Why I don’t like ‘pet names’ for VLEs

Most educational organisations have a Virtual Learning Environment or VLE. If an FE college most likely Moodle, if a University probably either Blackboard or Moodle. If a school, it could one of many possibilities including Moodle, Frog, Fronter, and the list goes on.

Some organisations call their VLE by their proper name, e.g. they call it Moodle, or Blackboard of Frog etc., but other organisations decide to give their VLE what I call a ‘Pet name’ – things like LearnSpace, Myzone, LearningStuff, TheZone, Rex, Ginger, (OK maybe not the last 2), but basically an alternate name for the VLE. Now I don’t like this (in fact it is a pet hate of mine) for a couple of reasons.

Firstly when you do have an alternative name, invariably there will be confusion within the organisation as some people will call it one thing and others will at times call it the other, and if someone works at more than one organisation they will definitely get confused (and confuse other people) as they forget which name to use.

Secondly (and more importantly), when I work with staff I try to encourage people to try to find answers to problems themselves – e.g. ask Google the question and see what comes back. The problem with giving your VLE a pet name, is people will include that pet name in such a search (rather than the VLEs proper name) – and not suprisingly they don’t get much sense back. This is something that I have witnessed on many occassions, and frustratingly replacing the pet name with the real VLE name in the search criteria, has yielded the information they wanted. Another situation that I witnessed that saddened me, was a student was accessing the VLE and got stuck with something, so they used the inbuilt help tools within the VLE. However when they started reading the information because it used the VLE’s proper name rather than the pet one, they didn’t think it was referring to what they wanted so closed it down, even though the help function would have helped their query.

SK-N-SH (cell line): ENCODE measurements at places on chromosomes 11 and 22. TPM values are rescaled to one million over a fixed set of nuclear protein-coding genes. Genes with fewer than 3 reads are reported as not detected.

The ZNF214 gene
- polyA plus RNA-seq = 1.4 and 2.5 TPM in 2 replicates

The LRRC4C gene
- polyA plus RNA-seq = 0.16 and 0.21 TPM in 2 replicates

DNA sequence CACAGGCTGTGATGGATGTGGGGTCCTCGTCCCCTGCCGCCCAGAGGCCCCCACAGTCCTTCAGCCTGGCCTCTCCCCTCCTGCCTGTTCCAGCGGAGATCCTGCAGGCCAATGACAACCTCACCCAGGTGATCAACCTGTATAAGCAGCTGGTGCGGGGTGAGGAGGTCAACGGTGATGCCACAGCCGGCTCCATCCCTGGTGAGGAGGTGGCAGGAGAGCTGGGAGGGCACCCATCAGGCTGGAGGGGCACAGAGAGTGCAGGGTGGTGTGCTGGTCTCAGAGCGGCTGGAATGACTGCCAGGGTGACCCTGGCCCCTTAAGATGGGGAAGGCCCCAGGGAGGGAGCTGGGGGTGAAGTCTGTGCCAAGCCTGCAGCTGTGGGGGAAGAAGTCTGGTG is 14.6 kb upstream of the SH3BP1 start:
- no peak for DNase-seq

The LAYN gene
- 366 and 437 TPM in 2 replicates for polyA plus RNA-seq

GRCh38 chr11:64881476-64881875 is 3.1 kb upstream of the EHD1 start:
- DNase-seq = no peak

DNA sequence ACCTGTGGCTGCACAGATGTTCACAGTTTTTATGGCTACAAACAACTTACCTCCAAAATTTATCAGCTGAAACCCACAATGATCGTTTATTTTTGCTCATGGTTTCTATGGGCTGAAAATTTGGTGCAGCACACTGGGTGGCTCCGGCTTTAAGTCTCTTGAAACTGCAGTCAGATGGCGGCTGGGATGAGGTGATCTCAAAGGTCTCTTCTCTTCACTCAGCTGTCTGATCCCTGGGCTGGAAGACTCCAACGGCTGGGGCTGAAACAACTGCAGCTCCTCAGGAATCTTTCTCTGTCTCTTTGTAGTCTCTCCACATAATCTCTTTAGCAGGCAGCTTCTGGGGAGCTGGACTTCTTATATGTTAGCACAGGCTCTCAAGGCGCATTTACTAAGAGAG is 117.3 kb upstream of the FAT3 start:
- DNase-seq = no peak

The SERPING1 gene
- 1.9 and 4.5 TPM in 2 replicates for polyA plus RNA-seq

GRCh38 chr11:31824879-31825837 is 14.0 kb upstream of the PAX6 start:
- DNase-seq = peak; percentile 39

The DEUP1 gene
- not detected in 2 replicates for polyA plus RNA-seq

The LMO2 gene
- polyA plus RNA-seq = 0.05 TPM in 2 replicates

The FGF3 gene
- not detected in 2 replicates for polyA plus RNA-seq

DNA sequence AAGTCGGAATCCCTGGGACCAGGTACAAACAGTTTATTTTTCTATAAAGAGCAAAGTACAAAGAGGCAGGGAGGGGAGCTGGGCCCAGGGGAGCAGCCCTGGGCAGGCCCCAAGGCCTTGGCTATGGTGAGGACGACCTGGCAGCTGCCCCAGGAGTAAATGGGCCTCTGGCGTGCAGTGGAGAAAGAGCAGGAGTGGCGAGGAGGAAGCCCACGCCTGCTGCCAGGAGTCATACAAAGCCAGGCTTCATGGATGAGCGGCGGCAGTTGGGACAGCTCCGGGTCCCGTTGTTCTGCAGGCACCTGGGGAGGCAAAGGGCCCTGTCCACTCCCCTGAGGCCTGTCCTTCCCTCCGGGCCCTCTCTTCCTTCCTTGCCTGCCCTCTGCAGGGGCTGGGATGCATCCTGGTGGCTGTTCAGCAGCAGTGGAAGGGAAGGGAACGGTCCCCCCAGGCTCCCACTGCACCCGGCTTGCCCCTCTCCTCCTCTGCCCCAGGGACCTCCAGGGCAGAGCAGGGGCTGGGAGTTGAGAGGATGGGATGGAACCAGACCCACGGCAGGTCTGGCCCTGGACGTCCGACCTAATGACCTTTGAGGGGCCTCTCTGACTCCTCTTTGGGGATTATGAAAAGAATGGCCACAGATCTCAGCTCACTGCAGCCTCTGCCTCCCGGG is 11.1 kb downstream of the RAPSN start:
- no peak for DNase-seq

So if we want teaching staff and students to start taking responsibility for their own support, then can we please stop this obsession with calling our VLE by an irrelevant pet name, and call it what it is. Otherwise we are denying our users (both staff and students) the wonderful support mechanism that is the web and its many contributors.

Unless anyone can present a better argument for having these pet names….?

10 thoughts on “Why I don’t like ‘pet names’ for VLEs

  1. The only justifiable argument I’ve seen is to reduce vendor lock-in. The VLE is just a piece of software which may change from one year to the next and changing names can be confusing. Admittedly it’s no where near as confusing as changing the software but that’s another issue!

    1. I disagree – I don’t think it does reduce vendor lock in. If you change VLE, then in my opinion you ought to change the name of it, as part of that change. I worked at one University that changed VLE but tried to keep the same name for the VLE, and it caused total confusion, especially during the transition phase, when both systems ran side by side for 12 months, and we invariably had to differentiate the 2 systems somehow, so we called the new system by its new name, but once the old one was retired, they expected people to suddenly change what they had been calling the new one, to what they called the old one.

  2. I would argue, that my opinion actually reduces vendor lock in, in that if you do switch from one system to another, if you call it the same thing as before, that causes huge problems and confusion, especially during any transition period. (I worked at an organisation that did just this)